Many VR films were made on refugees including Carne Y Arena by Alejandro González Iñárritu which screened at Cannes International Film Festival. Bloodless is all the more newer in the sense that it has incorporated woman’s issues. 

    You are right, I believe it is important that women should access VR first. Some say VR is appropriate for pornography, but I don’t think it is true at all. As soon as you use HMD, you become a passive and powerless audience. Your vision is completely hidden and your action is also limited. Therefore, it is more appropriate for the victim’s position rather than the criminal’s. So, the most effective genre for VR would be horror. It would be the most fitting medium to express the horror, hardship and fear of the socially unempowered, such as women.
     

    Bloodless is somewhat horror-like, too. At the beginning of the film you see the ordinary Dongducheon street and you suddenly hear woman’s high heels. And as it gets darker, the sound becomes bigger, louder, from everywhere, unexpectedly, and finally you see the young woman. She approaches slowly, until she goes through your body, and then, you are in a small room, where the floor is covered with blood. It is the murder site in 1992.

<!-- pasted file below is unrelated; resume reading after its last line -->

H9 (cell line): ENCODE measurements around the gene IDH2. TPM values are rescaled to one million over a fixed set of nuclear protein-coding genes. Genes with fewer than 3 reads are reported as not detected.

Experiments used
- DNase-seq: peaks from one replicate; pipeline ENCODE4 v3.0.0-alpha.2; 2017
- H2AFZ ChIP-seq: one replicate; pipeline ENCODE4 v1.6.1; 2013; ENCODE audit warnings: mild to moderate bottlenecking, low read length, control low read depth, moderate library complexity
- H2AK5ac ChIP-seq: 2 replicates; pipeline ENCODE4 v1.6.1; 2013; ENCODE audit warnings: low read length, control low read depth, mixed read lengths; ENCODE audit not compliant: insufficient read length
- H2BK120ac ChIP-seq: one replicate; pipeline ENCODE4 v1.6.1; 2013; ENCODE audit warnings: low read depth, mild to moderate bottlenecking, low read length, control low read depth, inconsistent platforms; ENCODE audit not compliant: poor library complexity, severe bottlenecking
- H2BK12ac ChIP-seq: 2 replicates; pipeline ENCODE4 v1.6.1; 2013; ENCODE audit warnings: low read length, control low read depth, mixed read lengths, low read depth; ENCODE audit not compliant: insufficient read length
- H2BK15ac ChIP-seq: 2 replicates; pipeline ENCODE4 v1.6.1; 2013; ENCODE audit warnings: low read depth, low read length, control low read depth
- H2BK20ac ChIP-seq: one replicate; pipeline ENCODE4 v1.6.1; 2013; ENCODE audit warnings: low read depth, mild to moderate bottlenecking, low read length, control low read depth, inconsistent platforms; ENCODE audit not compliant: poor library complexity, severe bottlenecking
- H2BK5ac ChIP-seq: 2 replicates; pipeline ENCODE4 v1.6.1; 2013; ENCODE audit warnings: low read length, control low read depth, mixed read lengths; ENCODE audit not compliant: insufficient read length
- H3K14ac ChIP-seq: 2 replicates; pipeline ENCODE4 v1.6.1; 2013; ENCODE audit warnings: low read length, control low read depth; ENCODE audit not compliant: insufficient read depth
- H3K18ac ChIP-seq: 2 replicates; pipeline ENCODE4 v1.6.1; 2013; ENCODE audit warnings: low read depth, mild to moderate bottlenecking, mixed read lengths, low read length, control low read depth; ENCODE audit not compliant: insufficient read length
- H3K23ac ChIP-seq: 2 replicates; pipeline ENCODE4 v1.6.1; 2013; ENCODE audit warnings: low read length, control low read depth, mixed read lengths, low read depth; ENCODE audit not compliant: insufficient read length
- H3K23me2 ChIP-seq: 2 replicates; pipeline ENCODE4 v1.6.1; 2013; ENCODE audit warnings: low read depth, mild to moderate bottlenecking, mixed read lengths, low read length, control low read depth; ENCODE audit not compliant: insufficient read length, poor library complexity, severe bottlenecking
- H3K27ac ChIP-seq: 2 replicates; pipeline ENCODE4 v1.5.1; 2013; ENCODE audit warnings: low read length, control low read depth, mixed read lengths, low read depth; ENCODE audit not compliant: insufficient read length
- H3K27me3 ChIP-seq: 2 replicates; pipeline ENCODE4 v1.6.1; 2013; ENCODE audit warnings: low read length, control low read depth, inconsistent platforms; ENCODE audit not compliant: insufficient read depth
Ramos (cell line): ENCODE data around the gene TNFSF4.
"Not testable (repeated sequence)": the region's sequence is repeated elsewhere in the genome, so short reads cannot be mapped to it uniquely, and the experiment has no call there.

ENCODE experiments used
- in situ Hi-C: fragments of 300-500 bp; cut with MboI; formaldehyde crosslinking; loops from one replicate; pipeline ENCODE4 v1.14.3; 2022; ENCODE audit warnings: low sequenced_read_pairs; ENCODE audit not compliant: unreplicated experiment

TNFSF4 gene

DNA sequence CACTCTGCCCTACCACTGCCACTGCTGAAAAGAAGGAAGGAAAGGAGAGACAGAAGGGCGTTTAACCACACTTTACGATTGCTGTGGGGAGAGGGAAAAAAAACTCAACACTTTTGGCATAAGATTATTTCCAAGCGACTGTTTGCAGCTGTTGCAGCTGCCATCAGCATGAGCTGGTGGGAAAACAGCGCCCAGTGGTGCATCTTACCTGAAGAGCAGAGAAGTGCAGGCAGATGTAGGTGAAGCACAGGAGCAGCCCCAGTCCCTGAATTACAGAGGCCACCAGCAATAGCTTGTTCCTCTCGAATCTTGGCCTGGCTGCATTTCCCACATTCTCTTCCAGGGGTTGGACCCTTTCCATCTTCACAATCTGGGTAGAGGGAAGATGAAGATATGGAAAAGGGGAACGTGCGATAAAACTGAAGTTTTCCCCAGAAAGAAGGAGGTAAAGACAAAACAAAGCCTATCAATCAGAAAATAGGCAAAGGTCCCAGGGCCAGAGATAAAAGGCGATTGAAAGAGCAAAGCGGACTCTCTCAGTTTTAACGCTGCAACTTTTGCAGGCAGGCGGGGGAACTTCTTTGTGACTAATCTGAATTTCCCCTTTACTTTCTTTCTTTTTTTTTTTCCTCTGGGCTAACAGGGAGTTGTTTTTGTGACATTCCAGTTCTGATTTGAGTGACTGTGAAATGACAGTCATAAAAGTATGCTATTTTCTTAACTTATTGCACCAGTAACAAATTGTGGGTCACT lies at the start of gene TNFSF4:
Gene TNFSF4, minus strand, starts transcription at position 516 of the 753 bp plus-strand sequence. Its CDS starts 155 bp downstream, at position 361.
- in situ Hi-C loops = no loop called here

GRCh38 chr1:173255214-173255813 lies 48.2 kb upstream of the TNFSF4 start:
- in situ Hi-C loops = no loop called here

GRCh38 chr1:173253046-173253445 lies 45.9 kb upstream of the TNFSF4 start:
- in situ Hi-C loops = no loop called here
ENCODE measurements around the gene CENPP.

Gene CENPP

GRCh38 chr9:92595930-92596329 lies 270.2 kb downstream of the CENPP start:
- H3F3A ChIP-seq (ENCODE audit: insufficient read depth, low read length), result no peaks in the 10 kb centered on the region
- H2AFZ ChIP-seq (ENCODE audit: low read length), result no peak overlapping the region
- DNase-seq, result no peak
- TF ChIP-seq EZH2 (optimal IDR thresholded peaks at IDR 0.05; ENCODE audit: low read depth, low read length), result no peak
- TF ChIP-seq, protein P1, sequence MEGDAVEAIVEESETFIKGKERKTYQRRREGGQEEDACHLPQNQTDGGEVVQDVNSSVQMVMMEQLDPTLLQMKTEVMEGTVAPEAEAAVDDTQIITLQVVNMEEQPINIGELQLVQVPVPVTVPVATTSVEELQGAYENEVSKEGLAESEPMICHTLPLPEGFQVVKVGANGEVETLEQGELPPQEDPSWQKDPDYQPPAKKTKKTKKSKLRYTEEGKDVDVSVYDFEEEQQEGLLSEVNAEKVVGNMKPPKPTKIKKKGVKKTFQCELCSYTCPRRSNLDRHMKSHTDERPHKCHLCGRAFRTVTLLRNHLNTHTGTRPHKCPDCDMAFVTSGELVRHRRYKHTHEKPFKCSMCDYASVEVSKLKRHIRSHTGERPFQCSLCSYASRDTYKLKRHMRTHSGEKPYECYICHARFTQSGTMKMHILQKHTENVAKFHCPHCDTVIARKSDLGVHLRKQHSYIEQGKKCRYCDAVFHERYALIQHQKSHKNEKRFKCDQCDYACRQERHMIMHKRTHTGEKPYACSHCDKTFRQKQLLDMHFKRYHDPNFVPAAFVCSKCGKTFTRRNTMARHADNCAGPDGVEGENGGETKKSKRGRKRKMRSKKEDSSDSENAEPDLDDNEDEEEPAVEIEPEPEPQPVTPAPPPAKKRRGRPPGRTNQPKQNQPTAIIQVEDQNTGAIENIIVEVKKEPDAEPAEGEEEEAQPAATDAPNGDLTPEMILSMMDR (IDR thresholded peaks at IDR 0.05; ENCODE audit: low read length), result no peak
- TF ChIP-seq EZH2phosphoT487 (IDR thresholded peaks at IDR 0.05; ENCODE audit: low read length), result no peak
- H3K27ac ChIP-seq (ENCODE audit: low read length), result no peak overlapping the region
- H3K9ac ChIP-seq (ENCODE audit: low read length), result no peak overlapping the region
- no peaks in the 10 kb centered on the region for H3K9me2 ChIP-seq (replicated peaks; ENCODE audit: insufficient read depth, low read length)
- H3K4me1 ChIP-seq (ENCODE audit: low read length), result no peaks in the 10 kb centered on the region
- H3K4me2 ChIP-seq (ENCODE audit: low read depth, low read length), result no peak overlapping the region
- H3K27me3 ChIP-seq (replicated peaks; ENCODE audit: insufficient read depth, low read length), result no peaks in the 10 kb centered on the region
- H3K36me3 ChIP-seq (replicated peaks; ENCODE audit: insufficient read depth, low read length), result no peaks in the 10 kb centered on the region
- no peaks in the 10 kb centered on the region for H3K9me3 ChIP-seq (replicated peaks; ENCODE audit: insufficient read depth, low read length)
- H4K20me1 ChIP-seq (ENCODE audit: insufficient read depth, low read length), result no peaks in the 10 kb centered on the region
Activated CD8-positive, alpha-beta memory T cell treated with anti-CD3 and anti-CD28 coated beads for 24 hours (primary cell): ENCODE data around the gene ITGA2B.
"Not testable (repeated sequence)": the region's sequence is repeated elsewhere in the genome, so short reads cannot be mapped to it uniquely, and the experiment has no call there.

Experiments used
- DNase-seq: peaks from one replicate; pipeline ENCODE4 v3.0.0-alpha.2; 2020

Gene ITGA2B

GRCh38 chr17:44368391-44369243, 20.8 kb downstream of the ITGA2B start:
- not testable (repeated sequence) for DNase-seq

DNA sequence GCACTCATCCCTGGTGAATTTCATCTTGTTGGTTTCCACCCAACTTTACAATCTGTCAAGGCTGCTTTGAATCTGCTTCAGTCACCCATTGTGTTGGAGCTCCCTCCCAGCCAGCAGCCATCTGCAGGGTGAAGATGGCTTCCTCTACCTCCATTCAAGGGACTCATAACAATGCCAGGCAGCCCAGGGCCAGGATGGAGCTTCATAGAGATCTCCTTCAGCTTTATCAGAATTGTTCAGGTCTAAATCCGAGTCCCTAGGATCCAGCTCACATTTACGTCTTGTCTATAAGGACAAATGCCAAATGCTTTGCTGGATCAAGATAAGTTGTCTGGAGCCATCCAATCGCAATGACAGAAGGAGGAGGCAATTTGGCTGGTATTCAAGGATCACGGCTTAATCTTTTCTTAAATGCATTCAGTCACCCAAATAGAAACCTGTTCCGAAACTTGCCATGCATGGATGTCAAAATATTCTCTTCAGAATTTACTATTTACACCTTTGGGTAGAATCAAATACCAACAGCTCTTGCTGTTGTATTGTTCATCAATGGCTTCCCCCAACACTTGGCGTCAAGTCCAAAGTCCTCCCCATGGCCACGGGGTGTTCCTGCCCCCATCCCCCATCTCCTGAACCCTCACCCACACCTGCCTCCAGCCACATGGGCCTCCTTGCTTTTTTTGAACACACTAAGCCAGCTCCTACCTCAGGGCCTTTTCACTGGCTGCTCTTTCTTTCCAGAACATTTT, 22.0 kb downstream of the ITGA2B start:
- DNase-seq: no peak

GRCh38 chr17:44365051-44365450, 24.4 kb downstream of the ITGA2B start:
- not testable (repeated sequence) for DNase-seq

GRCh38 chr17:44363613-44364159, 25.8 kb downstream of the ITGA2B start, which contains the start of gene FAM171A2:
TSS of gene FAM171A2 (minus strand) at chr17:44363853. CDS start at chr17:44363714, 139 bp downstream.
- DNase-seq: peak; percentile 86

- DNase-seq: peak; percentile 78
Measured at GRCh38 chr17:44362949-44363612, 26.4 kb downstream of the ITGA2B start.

First of all it was important to erase the poster image circulated in 1992. So I wanted to build a site of violence without woman’s body. That actual place was still there but there were residents so we went to find a similar place, in the same area with similar structure. Though the site was not exactly reenacted for this particular case only, what you see in the film is the reality itself, barely any design done on it. There is a mirror in the small room, which bears a 5 digit phone number, meaning it was made in the 1960s. Their space is frozen in the 1960s. I had to show Dongducheon streets in the film because they were still there. I thought hard as to how to relate all the different space elements, and I finally came up with a woman as a mediator, which is not a human being nor a ghost. Through her direction the audience is kind of caught in the small room which was also the crime scene, and you see part of the dead body in the mirror towards the end of the film. I wanted to program it in such a way where the film does not end until the audience discovers the body, but I had to give up, due to budget limitation.  

    You need more screening opportunities so that this case becomes more widely known. 

    It was screened at UCLA where I teach, and now I am discussing with many different international film festivals and galleries. Later, I am hoping to distribute it through VR distribution networks. 

    Are you working on a narrative film as well? 

    I am working on a film based on a scenario by KIM Sun-ah, the head of Crayon Film who is also one of the producers of Bloodless. I am full of expectations as it is my first Korean narrative film that I will make in Korea. It is a thriller centering on women, and casting is pretty much complete. Production will hopefully begin towards the end of this year. Unlike woman’s thrillers so far, it is going to be a hard-core revenge drama.